So, yeah, I was down on The Farm yesterday. We were working mostly on the irrigation system, but I did a little planting, and it rained that night -- all night -- and it is raining again tonight. Feeling good about my magic touch.
But first things first. Checking on the progress of the crops already in the ground, we can see that the lettuce and radishes are sprouting nicely:
Ditto for the peas:
And the spinach:
And the garlic, which we hope will truly thrive in the full sun:
Yeah, all those beds look a little dry, but the sub-surface soil moisture was not bad, and it did rain, so I'm not worried.
Having checked boxes on what we did last week, it is time to cover what we did Sunday. Lots o' physical labor, I'm afraid. First off, we had new beds in place that needed dirt. The dirt was in, but not distributed. Which means I had to shovel and rake the dirt around to get it evenly distributed:
Not so bad, really:
Once the soil was distributed, it was time to plant. I put in carrots:
Used a method I never have before -- seed tapes. Seeds are embedded in long paper strips that quickly biodegrade, giving even spacing. It's a whole lot easier than planting tiny little seeds like carrots by hand:
Put them in, buried them, dropped the microphone:
Move on, y'all. After that, time to put up some irrigation equipment. We're using sprinkle hoses this year instead of soak hoses (soak hoses go on the ground and trickle water out -- sprinkle hoses spray water from pinholes in the hose). We are putting the sprinkle hoses on trellises, facing down so that the hoses spray into the bed, minimizing water loss:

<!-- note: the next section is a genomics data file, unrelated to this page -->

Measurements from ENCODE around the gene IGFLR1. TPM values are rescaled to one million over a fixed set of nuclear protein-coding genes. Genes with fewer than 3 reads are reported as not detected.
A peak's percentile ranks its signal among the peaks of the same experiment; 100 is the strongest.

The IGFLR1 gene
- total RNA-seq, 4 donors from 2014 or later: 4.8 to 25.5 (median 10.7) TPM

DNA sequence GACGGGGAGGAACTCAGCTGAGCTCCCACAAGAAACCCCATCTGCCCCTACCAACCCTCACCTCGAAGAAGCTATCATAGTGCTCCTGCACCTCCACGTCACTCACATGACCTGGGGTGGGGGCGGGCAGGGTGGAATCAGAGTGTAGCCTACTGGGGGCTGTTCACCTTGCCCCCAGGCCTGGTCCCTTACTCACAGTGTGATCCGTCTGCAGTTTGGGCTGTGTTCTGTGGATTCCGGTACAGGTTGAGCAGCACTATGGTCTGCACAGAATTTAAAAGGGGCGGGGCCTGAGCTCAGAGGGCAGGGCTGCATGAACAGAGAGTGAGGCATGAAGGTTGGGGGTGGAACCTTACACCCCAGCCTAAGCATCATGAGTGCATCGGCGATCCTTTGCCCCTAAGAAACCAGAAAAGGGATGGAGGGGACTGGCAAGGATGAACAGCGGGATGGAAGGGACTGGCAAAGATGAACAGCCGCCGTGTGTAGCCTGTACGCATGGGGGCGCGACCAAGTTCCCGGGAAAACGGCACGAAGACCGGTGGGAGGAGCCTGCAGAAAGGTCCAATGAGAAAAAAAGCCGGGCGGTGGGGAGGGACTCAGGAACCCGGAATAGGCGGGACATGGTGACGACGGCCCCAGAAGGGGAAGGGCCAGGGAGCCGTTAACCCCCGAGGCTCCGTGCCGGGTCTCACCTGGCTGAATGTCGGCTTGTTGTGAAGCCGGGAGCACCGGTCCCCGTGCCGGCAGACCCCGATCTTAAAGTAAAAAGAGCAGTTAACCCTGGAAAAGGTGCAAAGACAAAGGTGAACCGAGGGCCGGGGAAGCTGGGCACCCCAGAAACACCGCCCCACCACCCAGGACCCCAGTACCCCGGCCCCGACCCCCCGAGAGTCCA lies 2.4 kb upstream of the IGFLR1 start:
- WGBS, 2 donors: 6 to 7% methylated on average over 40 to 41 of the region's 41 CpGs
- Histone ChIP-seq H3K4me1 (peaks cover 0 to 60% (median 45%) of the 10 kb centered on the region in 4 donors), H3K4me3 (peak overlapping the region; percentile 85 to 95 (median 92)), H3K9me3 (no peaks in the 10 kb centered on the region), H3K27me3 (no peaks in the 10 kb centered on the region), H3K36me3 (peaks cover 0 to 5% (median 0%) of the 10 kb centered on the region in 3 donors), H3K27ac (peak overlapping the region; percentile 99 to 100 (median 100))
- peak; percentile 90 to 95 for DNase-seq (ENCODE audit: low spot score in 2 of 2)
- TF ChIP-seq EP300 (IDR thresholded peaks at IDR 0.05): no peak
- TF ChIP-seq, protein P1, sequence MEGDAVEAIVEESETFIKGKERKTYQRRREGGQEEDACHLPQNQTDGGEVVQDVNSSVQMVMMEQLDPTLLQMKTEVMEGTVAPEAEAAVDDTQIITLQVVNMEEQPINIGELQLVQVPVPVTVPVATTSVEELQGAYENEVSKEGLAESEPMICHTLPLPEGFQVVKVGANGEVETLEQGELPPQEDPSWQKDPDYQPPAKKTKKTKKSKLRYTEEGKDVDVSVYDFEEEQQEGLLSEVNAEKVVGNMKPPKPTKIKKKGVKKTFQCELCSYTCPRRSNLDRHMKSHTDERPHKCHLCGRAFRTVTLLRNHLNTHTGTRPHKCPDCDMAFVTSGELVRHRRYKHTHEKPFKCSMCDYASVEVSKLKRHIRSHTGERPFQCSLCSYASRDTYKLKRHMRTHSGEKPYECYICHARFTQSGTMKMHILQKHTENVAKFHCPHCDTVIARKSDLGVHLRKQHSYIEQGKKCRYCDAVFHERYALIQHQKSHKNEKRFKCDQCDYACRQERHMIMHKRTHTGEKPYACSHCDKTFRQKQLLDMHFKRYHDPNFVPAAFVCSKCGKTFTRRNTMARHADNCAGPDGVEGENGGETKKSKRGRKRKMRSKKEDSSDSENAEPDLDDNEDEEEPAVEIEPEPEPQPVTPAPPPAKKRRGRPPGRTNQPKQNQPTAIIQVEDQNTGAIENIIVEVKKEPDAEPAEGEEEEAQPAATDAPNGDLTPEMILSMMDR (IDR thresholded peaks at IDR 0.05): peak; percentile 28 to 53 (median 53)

I'll let you know how well it works. Naturally, for it to work at all, there has to be a water supply. Farmer Tom ran a hose from the house, then established a distribution station down by the beds. He sank a post and mounted a hose splitter. Here's the post:
And part one of the hose-splitter process -- a plate to mount the splitter on:
Then comes the splitter:
With all that in place, we strung the hose from the house:
Then we mounted a digger bar on the tractor and dug a trench for the hose (can't have it getting chewed up when mowing the lawn, now can we?):
We buried the hose in the trench, and life is good:
Yeah, it does seem like a lot of work, but it is so we can keep the crops watered and protected from deer, using these bad boys:
We hook them up to a water supply. The deer protectors have motion sensors and start shooting out water when deer or other animals come by, scaring the animals off. Or drenching them if the animals are humans down to tend the garden who forgot to turn off the deer protectors. But that's a story for another day. Next week, we'll get these bad boys in the ground, and who knows what else? Stay tuned.